A founding principle "privacy by default" appears very aspirational in particular when viewed in the context of social media and their business models. Cavoukian [2] further explains "No action is required on the part of the individual to protect their privacy — it is built into the system, by default."

Taking Facebook as an example, the very essence of these social media services require a significant element of personal data not to be private, this means data is either public or available to third party applications. This 'privacy by default' principle goes against the fundamental goals of these social media services. For example:

Facebook's mission "is to make the world more open and connected" as seen in figure

Figure 3 - Facebook Mission

Davies [41] agrees privacy by default is akin to having an opt-in approach and would appear to be "almost genetically opposed by many companies." [41]. Spiekermann [5] also highlights most PbD advocates do not take into account the economic and business models of organisations where personal data is at the heart of their business models e.g. social networking sites. Applying a strict PbD approach to Facebooks social networking site would prohibit collection of personal data and adversely affecting bottom lines.

Privacy by default can be exemplified by reviewing one of Facebook's third party integrations i.e. Facebook connector. This feature allows third party applications leverage Facebooks authentication mechanism, allowing a user to authenticate with their Facebook username and password, which has positive benefits. However, by default significant data is exposed by default to the third party application. Below is an example, Glassdoor [10] is a service providing job postings and employee reviews on companies among other employee sourced features. Glassdoor leverages the Facebook connector mechanism figure 4 below

Figure 4 - Facebook connector leveraged by Glassdoor

Figure 4 above presents the scenario a user steps through when accepting Glassdoor and Facebooks authentication connector. From the initial interaction at step 1 a user is presented with the "Sign In with Facebook" option, at this point the user is not aware any data will be available to the third party application (i.e. Glassdoor), as such the privacy by default principle is not evident with this initial interaction. In step 2 user is presented with some information indicating certain information will be available to Glassdoor, selecting the "Edit this" presents further detail. Overall six options are listed (the location option exists off screen in step 3 under education history), by default all six options are selected for the user, again privacy by default is not applied. Only one option is mandatory i.e. the users public profile.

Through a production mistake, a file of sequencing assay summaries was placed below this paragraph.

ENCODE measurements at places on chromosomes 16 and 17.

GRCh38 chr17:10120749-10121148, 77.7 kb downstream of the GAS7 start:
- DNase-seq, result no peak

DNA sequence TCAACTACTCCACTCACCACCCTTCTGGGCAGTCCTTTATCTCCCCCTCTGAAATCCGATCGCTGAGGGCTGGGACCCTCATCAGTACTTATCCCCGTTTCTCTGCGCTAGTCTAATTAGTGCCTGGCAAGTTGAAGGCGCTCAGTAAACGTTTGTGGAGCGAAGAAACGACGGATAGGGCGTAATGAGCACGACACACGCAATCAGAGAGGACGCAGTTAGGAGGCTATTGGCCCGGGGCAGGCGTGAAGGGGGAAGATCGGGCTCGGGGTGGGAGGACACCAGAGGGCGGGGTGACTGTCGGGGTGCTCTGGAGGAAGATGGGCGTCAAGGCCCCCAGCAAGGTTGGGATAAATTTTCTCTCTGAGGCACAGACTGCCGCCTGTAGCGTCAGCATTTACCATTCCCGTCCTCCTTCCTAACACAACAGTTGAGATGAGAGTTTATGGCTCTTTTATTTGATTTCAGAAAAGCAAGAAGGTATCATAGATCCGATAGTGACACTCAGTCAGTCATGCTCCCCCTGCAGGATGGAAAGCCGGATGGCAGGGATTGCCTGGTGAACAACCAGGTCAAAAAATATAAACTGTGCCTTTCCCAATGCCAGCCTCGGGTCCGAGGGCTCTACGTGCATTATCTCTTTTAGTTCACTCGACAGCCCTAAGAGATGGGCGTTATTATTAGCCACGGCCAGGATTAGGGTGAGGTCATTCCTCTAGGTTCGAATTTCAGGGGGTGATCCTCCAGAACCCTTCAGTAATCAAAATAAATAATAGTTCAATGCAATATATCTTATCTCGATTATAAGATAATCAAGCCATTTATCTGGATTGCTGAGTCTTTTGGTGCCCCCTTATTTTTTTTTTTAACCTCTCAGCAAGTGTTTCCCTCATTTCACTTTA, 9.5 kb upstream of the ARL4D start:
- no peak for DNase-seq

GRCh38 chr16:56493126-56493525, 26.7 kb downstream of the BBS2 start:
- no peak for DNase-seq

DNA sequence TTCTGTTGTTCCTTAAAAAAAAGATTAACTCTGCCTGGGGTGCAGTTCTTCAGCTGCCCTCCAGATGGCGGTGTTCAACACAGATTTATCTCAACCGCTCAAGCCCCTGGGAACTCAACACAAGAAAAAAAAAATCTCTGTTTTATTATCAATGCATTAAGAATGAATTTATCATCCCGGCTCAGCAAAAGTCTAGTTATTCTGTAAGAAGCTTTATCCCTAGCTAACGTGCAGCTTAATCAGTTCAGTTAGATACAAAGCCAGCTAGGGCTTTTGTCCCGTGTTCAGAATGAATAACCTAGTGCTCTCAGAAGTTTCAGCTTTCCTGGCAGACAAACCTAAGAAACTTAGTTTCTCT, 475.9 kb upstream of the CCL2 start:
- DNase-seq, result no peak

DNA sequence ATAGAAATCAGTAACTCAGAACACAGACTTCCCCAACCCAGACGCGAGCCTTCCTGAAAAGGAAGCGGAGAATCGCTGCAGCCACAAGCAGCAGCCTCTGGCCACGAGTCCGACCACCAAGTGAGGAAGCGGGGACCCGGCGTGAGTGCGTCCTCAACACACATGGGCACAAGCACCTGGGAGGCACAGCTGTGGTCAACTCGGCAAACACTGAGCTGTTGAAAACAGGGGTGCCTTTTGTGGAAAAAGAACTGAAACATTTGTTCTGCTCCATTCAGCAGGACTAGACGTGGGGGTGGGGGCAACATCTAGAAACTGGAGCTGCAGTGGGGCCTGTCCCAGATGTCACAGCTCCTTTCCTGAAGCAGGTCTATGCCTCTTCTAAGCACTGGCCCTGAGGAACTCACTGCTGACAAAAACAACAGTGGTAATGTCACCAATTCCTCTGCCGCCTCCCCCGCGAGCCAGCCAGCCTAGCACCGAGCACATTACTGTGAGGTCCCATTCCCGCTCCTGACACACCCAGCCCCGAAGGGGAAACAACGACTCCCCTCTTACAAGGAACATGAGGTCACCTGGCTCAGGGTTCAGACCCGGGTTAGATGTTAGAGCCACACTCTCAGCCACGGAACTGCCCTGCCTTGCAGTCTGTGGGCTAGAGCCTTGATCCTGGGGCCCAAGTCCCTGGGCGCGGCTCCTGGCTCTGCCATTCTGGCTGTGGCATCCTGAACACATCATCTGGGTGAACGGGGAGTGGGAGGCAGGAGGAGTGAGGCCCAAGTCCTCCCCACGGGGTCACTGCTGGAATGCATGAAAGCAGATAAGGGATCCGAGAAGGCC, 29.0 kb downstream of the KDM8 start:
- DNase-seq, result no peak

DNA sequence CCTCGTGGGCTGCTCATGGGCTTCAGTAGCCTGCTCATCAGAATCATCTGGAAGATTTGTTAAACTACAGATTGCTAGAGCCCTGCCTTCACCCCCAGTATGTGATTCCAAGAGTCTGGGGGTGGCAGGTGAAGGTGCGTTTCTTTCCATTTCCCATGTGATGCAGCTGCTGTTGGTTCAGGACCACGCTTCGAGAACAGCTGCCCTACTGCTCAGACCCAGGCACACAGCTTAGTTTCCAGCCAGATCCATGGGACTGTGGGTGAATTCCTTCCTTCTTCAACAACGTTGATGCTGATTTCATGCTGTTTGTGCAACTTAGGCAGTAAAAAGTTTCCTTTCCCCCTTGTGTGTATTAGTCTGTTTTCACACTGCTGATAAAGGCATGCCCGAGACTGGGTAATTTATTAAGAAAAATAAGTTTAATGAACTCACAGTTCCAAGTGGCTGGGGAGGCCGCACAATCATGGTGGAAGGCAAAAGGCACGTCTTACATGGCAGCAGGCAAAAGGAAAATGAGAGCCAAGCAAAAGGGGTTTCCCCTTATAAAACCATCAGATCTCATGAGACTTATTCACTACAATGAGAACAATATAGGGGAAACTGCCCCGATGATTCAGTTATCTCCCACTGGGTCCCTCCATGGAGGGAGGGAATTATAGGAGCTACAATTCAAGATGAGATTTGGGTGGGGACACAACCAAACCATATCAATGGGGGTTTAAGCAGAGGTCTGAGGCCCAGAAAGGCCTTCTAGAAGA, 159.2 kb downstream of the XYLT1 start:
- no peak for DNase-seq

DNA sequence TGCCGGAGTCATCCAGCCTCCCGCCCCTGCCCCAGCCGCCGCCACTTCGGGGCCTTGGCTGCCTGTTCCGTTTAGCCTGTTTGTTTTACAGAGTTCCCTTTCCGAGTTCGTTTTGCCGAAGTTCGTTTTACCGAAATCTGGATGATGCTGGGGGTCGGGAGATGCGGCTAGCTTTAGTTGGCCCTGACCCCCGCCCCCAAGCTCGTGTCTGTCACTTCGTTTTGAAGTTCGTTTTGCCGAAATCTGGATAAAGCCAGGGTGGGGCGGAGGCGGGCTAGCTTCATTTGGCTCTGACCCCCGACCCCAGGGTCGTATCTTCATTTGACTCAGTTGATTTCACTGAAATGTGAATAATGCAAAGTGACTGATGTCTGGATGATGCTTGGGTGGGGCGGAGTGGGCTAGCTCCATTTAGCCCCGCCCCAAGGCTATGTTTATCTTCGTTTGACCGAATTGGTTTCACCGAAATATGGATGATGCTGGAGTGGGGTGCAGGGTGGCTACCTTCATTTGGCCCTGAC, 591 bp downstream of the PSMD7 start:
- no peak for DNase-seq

Taking privacy by default on the face of it, how would this affect Facebooks connector ?

Social Sign In. If you access Glassdoor through a social networking site, such as Facebook or Google+ ("Social Networking Site"), you agree that we may access, make available, and store (if applicable) any information, data, text, messages, tags, and/or other materials accessible through Glassdoor that you have provided to and stored in your Social Networking Site account so that it is available on and through Glassdoor via your account and your profile page. Subject to the privacy settings that you have set with the Social Networking Site account you use to access Glassdoor, personally identifiable information that you post to that Social Networking Site may be displayed on Glassdoor. Please note: your relationship with your Social Networking Sites is governed solely by your agreement with those Social Networking Sites and we disclaim any liability for personally identifiable information that may be provided to us by a Social Networking Site in violation of the privacy settings that you have set with that Social Networking Site account.